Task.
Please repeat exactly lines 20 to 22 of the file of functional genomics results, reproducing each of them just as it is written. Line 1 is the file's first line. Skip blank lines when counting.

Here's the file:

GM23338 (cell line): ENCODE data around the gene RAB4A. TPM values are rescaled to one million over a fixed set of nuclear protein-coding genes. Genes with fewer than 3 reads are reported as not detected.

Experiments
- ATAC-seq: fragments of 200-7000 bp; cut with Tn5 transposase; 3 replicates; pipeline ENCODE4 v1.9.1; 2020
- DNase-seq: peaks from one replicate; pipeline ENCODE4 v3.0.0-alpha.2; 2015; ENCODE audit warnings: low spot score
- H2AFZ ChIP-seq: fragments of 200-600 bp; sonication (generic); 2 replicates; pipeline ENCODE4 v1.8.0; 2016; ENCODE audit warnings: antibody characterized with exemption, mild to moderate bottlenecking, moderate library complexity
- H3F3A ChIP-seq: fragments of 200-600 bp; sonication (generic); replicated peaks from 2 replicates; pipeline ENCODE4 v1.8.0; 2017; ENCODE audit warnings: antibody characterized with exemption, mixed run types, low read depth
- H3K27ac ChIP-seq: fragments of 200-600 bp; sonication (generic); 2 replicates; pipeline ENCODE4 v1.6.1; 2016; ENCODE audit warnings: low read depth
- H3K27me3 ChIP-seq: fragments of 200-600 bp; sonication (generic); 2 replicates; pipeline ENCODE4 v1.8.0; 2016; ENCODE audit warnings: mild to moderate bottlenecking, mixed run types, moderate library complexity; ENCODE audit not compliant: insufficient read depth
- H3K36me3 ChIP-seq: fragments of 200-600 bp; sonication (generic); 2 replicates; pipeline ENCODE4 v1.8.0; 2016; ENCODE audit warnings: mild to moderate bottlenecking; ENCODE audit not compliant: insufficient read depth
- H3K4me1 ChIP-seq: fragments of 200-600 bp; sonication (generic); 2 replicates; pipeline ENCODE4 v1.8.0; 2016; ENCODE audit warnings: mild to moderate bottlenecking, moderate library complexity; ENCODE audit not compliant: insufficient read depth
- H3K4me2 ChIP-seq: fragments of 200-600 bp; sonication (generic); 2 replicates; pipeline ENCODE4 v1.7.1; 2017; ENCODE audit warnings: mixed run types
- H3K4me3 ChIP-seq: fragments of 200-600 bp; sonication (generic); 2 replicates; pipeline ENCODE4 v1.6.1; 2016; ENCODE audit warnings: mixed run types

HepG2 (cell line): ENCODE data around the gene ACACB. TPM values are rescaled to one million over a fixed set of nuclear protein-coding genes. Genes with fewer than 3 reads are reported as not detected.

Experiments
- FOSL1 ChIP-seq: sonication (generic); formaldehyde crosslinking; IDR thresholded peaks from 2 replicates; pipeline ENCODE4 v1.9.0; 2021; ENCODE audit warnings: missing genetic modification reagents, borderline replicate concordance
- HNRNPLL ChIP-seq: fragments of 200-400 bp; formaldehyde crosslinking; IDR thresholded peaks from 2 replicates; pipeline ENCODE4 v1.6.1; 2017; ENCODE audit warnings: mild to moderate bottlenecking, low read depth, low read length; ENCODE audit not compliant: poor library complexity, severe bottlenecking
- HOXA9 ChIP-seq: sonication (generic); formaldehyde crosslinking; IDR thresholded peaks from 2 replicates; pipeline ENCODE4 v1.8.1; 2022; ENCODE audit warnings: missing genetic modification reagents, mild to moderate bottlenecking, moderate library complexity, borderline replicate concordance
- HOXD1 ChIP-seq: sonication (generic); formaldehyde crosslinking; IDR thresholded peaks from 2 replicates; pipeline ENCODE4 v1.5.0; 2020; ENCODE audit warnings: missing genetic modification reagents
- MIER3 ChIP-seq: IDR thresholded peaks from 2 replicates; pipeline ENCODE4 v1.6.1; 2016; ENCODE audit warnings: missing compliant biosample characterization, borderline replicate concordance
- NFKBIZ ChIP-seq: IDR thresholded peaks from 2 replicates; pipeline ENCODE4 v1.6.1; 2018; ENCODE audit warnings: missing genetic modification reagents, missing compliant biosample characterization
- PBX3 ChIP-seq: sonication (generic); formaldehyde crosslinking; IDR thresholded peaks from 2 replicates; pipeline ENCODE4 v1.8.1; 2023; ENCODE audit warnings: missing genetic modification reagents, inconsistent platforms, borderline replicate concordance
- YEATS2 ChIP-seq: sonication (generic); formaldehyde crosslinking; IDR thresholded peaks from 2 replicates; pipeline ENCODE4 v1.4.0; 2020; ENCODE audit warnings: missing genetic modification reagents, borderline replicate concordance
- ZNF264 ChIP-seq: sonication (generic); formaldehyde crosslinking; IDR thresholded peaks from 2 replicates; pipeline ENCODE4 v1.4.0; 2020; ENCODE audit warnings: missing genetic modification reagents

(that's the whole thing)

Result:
- NFKBIZ ChIP-seq: IDR thresholded peaks from 2 replicates; pipeline ENCODE4 v1.6.1; 2018; ENCODE audit warnings: missing genetic modification reagents, missing compliant biosample characterization
- PBX3 ChIP-seq: sonication (generic); formaldehyde crosslinking; IDR thresholded peaks from 2 replicates; pipeline ENCODE4 v1.8.1; 2023; ENCODE audit warnings: missing genetic modification reagents, inconsistent platforms, borderline replicate concordance
- YEATS2 ChIP-seq: sonication (generic); formaldehyde crosslinking; IDR thresholded peaks from 2 replicates; pipeline ENCODE4 v1.4.0; 2020; ENCODE audit warnings: missing genetic modification reagents, borderline replicate concordance